Are Protestants more creative than Catholics and Jews? The internet has been abuzz with reports about a new study purporting to say just that, but the University of Illinois scientists behind the study say their research has been grossly misrepresented.
“We are not saying Protestants are more creative than Catholics or Jews are," study co-author Dr. Dov Cohen, told The Huffington Post in an email. "This is sensationalist and wrong. We did not say this and do not believe it."
So what did the study actually show? That unlike Catholics and Jews, Protestants demonstrate greater creativity when forced to grapple with difficult emotions or with taboo thoughts like incest.
For one part of the study, Cohen and his team had Protestant, Catholic and Jewish men look at an image of a woman -- either a sexy swimsuit model (Michelle Vawer), or a plain-looking woman -- and write about her as if they had known her a long time. The researchers asked some of the men in each group to think of the woman as a sister, the rest to think of her as a girlfriend.
Then all the men were given seven minutes to sculpt something from a ball of clay and five minutes to write a poem. The sculpture and poems were then rated for creativity on a five-point scale by professional artists.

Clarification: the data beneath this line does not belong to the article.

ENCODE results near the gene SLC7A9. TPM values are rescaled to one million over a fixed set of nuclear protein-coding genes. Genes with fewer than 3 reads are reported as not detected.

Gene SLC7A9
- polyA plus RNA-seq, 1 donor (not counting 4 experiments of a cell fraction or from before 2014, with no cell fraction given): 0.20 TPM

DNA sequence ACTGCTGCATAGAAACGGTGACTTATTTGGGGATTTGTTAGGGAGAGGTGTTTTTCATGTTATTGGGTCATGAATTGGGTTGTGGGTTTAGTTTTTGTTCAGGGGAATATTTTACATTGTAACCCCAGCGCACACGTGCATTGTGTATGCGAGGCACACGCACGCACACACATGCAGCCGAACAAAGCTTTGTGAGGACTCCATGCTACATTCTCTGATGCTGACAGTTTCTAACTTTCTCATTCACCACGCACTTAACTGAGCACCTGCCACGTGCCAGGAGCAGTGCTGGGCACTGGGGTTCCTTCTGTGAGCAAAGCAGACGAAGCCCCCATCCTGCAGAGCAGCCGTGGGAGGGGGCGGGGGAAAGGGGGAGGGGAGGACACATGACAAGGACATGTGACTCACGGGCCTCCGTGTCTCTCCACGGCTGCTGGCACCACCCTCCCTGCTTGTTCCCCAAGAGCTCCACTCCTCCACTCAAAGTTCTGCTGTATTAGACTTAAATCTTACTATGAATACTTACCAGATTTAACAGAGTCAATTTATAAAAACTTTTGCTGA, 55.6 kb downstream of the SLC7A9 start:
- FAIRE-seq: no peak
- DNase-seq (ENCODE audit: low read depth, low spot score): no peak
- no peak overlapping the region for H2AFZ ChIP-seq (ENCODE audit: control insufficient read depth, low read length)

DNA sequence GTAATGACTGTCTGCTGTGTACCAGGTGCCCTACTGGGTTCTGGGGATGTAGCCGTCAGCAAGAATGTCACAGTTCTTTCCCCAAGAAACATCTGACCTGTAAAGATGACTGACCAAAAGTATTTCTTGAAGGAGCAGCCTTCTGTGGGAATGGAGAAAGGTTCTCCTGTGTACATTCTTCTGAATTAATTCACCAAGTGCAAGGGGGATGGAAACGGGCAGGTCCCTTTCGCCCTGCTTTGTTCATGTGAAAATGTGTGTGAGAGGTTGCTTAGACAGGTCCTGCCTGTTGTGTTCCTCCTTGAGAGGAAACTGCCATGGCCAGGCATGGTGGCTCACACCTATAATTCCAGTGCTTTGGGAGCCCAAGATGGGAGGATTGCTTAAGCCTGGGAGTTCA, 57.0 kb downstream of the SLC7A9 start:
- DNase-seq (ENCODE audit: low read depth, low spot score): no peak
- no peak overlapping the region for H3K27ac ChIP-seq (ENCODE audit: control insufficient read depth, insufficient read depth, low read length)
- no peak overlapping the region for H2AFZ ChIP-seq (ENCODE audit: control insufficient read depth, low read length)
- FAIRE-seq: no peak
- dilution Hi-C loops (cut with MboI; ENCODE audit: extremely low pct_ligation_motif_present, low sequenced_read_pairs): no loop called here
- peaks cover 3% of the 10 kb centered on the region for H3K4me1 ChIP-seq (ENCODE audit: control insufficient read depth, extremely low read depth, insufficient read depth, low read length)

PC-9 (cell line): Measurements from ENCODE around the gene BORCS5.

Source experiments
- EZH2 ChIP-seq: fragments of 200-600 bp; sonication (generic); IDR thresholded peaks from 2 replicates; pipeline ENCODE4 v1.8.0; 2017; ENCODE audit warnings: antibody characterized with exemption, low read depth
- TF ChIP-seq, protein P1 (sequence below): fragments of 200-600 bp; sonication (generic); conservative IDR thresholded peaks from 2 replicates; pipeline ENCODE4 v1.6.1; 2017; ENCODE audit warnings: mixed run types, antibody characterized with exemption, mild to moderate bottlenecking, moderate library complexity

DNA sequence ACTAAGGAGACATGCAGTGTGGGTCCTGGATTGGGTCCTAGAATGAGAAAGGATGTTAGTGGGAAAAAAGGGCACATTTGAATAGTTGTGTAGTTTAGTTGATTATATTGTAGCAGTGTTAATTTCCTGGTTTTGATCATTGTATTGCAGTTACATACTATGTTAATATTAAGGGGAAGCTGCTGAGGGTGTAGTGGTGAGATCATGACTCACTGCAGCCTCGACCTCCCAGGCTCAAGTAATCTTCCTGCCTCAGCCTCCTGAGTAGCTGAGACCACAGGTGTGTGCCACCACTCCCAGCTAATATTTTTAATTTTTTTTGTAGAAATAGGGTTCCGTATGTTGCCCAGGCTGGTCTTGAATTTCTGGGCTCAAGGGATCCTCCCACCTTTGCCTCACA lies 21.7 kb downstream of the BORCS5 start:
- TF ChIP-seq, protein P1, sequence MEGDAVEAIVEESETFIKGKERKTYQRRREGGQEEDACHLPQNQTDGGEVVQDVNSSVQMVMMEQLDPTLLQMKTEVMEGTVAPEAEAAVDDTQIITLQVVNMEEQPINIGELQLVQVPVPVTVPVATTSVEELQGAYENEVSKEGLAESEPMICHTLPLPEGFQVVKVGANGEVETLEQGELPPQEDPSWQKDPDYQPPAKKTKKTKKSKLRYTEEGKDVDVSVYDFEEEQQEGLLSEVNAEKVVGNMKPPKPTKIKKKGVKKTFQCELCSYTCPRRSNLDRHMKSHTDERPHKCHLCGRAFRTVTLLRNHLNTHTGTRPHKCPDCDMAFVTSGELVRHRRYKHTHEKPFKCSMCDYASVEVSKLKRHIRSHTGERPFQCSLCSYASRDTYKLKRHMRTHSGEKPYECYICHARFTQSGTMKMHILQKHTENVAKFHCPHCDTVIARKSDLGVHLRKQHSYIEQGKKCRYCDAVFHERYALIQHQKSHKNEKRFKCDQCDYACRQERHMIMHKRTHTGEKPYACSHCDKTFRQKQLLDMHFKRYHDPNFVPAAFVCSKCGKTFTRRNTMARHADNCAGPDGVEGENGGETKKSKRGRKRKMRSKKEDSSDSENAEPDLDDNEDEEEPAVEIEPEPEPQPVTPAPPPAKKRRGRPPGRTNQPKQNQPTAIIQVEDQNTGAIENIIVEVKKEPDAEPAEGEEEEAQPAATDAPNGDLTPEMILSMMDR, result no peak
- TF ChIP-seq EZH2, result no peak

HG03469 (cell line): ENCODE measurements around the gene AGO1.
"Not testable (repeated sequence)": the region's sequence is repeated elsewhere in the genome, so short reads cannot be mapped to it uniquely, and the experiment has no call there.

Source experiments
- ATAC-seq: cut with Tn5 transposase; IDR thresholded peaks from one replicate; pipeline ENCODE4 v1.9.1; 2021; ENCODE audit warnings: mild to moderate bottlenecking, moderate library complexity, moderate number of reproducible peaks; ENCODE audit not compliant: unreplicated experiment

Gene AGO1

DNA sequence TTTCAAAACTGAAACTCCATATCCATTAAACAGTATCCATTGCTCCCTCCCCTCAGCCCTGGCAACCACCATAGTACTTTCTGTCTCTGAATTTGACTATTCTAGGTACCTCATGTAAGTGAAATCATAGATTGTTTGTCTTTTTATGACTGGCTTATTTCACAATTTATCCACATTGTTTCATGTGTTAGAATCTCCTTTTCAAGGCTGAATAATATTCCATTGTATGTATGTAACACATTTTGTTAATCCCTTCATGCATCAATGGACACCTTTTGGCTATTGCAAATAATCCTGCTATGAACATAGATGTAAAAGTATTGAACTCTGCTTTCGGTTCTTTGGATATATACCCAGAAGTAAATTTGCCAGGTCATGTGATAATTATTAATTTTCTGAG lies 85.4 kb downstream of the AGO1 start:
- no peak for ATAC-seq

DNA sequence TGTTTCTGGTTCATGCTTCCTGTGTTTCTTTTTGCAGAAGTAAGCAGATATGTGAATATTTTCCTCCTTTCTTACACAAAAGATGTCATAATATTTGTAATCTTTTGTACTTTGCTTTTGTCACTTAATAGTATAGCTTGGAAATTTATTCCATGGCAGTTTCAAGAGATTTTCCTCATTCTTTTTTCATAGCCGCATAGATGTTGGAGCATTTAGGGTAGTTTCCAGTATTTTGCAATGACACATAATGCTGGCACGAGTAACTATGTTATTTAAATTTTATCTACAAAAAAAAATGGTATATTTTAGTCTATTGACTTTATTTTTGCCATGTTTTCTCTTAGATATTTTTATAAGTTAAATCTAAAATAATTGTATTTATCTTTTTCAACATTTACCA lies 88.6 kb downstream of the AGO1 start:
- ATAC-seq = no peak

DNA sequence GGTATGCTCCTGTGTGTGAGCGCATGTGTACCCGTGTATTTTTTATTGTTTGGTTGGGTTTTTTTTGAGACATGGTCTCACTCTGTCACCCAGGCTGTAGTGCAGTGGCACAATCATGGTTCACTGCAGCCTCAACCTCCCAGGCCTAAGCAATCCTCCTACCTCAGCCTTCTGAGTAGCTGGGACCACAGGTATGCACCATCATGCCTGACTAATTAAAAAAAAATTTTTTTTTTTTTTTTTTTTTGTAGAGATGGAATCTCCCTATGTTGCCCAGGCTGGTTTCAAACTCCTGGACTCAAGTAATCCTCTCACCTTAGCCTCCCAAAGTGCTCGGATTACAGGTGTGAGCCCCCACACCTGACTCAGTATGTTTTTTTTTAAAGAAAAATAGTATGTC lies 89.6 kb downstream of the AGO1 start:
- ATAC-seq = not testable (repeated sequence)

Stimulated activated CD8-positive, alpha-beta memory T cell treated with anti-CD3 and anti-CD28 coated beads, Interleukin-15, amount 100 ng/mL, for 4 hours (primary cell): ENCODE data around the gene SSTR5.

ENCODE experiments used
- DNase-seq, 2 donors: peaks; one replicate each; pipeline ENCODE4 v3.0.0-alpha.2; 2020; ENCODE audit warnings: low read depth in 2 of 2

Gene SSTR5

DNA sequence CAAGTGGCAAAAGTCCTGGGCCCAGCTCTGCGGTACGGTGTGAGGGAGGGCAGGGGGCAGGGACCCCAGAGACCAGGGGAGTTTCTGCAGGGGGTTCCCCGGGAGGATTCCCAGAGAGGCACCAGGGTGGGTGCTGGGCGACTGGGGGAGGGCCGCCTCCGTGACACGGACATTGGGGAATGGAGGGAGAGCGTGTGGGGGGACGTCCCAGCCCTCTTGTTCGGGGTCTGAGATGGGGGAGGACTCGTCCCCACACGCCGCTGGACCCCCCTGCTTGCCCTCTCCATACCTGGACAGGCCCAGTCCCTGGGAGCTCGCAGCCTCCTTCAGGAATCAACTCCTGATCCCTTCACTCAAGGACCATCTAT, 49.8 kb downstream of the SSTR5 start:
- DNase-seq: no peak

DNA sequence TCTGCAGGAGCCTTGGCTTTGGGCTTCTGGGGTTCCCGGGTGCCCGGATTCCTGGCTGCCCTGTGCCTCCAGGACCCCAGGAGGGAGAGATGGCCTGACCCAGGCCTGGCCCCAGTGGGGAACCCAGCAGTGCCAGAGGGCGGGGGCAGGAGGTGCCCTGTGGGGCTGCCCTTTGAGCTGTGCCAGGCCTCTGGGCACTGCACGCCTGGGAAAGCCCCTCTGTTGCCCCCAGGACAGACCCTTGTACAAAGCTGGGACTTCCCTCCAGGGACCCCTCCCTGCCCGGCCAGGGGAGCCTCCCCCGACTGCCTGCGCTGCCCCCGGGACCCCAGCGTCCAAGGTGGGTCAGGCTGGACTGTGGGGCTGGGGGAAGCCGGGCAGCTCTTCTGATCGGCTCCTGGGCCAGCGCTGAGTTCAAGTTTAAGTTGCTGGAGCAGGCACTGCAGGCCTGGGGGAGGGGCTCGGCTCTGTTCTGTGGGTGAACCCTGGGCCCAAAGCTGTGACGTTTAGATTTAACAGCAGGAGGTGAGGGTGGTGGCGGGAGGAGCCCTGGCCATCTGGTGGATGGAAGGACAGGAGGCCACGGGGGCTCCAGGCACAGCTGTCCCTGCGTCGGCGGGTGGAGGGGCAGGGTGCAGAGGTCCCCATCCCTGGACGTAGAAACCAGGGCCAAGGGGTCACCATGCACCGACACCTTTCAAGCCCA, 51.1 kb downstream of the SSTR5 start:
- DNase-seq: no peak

What happened? The Protestant men with taboo thoughts -- those who looked at the sexy image and imagined the woman as their sister -- were judged as more creative than the other Protestants. Curiously, the image of the sexy woman had no effect on the creativity of Catholics and Jews.
Why might this strange creativity boost happen only for Protestants?
"Bad thoughts are likely more threatening to Protestant participants, as compared to Catholic and Jewish participants," Dr. Cohen told The Huffington Post in an email. "Thoughts have a moral status in Protestantism that they do not have in, say, Judaism. This is likely to make a person more prone to pushing these thoughts out of consciousness. The subconscious mind can then take over and work on them."
While Protestants might channel their uncomfortable sexual desire into work (in this case artwork), Catholics and Jews might be more likely to "reflect on the emotion and feel bad about having such a horrible thought or impulse," Dr. Cohen said. Catholics and Jews might be more likely to do something about the feeling -- like confess it, do penance, or reconcile with another person, according to Dr. Cohen.
The research will be published in a forthcoming issue of the Journal of Personality and Social Psychology.